By Joe Jennison
Amana - I spent a very intimate evening with Ann Landers last night. She invited an entire group of us into the study of her Chicago condominium to tell us about her life, her work, her marriage and her family. And throughout the course of the evening, she also read to us from her columns and her letters, and, at one point, she became so moved by her reminiscences that she even broke down… and, from my seat, I felt the need to reach out to her and hold her hand or give her a hug – that is how convinced I was that I was actually spending time with her.
A one-woman show written by David Rambo and produced by The Iowa Theatre Artists Company, The Lady With All The Answers is a stylish and simple story featuring actress Meg Merckens as columnist Ann Landers. Merckens as Landers greets the audience as if they are guests in her home, and proceeds to share with them stories of her life and work. Merckens seems very comfortable with this style of storytelling, and actually reaches out to her audience several times, asking questions and taking polls – at one point double-checking with her audience on the correct spelling of “referring.” And later, she asks “Let’s take a poll, shall we? How many of you were virgins when you married?”
The character as written spends the entire evening working on a column and a book, a retrospective of her favorite letters over the years. She goes through files, pulls out letters from her column and creates two piles – this one goes in the book, this one does not. And then the column – yes, her column due tonight -- has to do with the disclosure to her readers that her 35-year marriage to Jules Lederer, owner of Budget Rent-a-Car, is over.
The moment where she actually discloses this personal truth to her readers is when, as she says, it all becomes real. It is at that moment that the actress very quietly sits and breaks down. Merckens makes this moment so very real and controlled that I almost felt embarrassed for the character. It was very clear that at this very public moment, Ann Landers was not about to lose her composure in front of this room-full of strangers. And so, at this moment, the two of them, actress and character, rather than pulling out the stops and bawling in front of us, instead very subtly and professionally holds back, pulls herself together, and moves on.
Throughout the course of this one hour, 45-minute intimate exchange, we learn some wonderful stories about her amazing life. About how she started her column quite by accident after the sudden death of the original writer. And about how her identical twin (and 17-minute younger) sister, aka Dear Abby, started an identical twin column just six months later without mentioning one word to her before it appeared. She tells us about the walls she broke down, about being one of the first columnists to put the word “homosexual” in print, about how she was one of the first to write about sex, and about how it was her and her reader’s advocacy that was responsible for the largest medical appropriations bill in U.S. history.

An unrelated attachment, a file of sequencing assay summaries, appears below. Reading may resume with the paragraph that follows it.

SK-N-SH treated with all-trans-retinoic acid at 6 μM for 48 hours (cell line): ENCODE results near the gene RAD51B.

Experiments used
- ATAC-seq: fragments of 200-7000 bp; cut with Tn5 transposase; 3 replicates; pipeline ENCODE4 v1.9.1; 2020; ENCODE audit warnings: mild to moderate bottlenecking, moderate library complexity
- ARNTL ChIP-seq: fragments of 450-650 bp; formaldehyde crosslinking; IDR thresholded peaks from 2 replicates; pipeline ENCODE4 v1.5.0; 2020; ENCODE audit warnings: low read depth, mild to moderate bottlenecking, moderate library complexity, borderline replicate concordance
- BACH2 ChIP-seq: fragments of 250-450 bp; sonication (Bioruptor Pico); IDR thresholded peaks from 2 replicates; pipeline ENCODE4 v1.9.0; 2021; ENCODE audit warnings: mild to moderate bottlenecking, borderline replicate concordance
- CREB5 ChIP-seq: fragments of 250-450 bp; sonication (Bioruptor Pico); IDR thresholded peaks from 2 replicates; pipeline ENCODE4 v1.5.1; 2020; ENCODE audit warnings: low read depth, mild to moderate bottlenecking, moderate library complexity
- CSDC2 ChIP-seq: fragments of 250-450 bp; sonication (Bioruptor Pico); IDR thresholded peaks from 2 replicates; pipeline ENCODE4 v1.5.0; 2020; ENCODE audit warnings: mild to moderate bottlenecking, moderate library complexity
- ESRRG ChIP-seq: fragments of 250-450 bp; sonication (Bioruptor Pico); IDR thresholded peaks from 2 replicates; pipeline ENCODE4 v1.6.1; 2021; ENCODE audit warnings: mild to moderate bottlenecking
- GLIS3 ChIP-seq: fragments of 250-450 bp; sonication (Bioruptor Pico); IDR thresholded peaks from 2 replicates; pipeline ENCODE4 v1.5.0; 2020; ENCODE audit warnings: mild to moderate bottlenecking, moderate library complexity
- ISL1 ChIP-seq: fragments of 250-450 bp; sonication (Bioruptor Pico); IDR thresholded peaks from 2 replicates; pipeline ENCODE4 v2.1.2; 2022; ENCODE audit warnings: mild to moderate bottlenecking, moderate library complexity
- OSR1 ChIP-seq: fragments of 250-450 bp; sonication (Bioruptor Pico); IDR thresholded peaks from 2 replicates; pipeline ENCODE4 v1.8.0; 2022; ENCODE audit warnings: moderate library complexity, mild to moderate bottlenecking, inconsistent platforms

I also learned that Ann Landers personally answered up to 900 letters a day, and at one point she was read by more than 60 million people. She went to Viet Nam during the war and spoke to numerous wounded soldiers and when she returned made 2,500 calls to friends and family members of the wounded just to let them know that their loved ones were OK.
I loved Merckens’ portrayal of this multi-dimensional public figure. Merckens also is responsible for the very recognizable lisp as well as the Costume Design. Merckens is certainly supported by Wig Stylist Tammy Frame who creates that trademark hair and Set Designer Thomas P. Johnson who recreates a lavish condominium. Director Rachael Lindhart keeps the piece moving along quickly and The Iowa Theatre Artists Company itself adds to the charm by creating a welcoming theater and performance space that allows patrons to get to know other theater-lovers as the play progresses.
Yes, I felt very much like an invited guest into Ann Landers’ home at this production. And I was almost disappointed to have to leave after our brief visit. I said earlier in this review that I “felt the need to reach out to her and hold her hand or give her a hug,” and that is exactly what I did as I exited the small space – that is how convinced I was that I was actually spending time with an American icon.
The Lady With All The Answers will be performed Fridays at 1:30 p.m. and 7:30 p.m.; Saturdays at 7:30 p.m.; and Sundays at 1:30 p.m. through June 26. Tickets are $20 and are available through (319) 622-3222. Find out more at www.iowatheatreartists.org